Auctions

Christie’s Nets $388.5 M. in Highest Contemporary Art Auction Ever, Led by Record $87 M. Rothko

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Alexander Calder, Lily of Force, 1945

Tonight auctioneer Christopher Burge hammered down an impressive $388.5 million total with premium during Christie’s post-war and contemporary auction, his last sale at the rostrum. It was the highest sum ever recorded for a contemporary art auction, and easily surpassed the sale’s $330 million high estimate.

The packed room was lively and saw a frenzy of bids for the key lots, led by a Mark Rothko work, Orange, Red, Yellow, from 1961 that hammered at $77.5 million ($86.9 million with the buyer’s premium), a new world record for any contemporary work sold at auction, and a new record for the artist. Artist records were shattered throughout the evening with a total of 11 new artist highs by the end of the 59-lot sale. Read More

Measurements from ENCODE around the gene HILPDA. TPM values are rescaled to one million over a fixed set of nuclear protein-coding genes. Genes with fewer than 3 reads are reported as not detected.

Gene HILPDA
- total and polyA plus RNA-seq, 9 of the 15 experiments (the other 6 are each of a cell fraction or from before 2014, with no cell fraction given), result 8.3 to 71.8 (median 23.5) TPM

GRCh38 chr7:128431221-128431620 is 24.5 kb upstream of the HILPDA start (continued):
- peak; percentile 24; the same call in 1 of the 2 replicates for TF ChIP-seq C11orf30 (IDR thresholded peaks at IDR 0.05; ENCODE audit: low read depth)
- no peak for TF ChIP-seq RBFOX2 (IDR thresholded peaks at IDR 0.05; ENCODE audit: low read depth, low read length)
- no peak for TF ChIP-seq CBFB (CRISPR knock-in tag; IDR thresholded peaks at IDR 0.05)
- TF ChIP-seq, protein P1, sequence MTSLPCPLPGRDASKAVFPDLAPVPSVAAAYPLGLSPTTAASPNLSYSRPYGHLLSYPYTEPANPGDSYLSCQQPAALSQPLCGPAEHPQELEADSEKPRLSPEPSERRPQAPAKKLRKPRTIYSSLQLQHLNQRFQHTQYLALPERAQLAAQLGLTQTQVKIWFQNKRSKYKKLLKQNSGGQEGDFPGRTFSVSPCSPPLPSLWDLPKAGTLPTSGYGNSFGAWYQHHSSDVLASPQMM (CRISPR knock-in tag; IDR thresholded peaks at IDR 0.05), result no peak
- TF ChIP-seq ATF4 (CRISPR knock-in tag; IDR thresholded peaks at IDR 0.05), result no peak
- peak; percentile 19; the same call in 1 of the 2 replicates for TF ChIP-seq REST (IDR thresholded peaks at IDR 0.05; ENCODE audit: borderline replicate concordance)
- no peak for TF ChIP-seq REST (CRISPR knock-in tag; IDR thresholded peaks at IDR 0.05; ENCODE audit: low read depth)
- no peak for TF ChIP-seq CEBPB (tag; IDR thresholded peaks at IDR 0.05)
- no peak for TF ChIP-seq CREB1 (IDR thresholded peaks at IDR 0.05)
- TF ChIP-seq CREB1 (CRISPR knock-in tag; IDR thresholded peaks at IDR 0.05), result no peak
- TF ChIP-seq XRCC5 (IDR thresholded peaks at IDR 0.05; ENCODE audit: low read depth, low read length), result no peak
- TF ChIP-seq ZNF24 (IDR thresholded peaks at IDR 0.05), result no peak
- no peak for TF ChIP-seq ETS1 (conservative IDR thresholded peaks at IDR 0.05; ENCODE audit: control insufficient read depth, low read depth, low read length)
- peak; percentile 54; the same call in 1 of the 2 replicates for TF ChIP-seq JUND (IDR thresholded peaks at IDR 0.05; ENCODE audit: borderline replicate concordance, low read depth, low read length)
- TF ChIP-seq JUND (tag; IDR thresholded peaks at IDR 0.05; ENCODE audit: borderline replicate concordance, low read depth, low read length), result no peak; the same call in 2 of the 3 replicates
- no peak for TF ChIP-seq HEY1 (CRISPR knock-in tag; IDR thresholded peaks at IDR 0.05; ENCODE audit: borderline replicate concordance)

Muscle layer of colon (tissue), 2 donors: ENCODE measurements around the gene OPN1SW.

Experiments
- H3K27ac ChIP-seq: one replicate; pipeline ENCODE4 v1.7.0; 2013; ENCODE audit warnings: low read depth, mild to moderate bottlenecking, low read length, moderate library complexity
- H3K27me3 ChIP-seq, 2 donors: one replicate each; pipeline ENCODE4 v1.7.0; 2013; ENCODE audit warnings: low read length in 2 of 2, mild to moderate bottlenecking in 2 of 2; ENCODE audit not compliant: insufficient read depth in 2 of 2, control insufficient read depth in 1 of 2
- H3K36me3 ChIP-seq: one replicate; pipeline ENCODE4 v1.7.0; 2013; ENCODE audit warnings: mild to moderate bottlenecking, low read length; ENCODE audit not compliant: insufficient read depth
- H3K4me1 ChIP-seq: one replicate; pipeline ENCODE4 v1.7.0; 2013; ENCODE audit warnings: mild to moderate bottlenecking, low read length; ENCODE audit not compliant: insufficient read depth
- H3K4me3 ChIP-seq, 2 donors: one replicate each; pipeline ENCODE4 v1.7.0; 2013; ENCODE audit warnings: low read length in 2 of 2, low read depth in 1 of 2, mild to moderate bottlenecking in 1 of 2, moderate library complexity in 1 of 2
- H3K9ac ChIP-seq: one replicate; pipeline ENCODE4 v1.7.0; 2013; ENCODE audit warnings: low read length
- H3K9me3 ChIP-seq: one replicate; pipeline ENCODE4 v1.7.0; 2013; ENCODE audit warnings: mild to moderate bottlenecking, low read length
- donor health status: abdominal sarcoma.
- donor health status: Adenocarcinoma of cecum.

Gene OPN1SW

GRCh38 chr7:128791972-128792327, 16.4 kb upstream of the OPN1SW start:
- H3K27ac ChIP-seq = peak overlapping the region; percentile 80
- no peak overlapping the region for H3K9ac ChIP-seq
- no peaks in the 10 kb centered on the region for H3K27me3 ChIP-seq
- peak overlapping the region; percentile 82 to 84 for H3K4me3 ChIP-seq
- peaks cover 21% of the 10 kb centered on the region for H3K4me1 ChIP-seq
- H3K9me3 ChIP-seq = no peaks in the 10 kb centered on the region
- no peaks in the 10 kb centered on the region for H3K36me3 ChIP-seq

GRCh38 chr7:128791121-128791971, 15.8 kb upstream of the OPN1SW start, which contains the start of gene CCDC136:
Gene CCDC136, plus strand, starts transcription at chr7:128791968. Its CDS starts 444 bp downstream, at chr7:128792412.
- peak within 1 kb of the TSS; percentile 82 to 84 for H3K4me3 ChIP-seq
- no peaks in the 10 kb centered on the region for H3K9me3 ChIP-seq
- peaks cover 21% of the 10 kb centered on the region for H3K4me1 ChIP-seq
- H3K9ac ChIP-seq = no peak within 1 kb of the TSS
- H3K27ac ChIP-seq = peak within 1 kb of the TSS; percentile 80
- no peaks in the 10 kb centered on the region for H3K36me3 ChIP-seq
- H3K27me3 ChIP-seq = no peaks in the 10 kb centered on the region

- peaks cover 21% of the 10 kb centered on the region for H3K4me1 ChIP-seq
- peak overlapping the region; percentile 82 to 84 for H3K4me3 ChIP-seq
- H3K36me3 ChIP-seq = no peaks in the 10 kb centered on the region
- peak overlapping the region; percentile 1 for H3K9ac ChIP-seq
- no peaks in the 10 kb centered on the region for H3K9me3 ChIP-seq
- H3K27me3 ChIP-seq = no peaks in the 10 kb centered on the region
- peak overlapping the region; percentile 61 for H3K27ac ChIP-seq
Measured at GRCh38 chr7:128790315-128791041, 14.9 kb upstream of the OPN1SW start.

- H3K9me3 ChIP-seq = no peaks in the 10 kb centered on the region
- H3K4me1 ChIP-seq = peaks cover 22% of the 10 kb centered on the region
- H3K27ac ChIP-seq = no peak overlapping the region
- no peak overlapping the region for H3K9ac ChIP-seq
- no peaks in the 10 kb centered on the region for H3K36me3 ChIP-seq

Artless in America

In the Name of Science, the Columnist Gets Scared at MoMA

Not haunting MoMA. (Photo by Martha Holmes//Time Life Pictures/Getty Images)

It is an unfortunate fact that when I get scared, I cry. Until I decided to go to the Museum of Modern Art, scare myself silly, and then look at One: Number 31, 1950 by Jackson Pollock, however, this was not something that affected my journalistic endeavors.

This self-inflicted terror was all in the name of science. My aim was to test out the theories of New York-based researchers Kendall J. Eskine, Natalie A. Kacinik and Jesse J. Prinz, who recently published an article in the journal Emotion titled “Stirring Images: Fear, Not Happiness or Arousal, Makes Art More Sublime.” Read More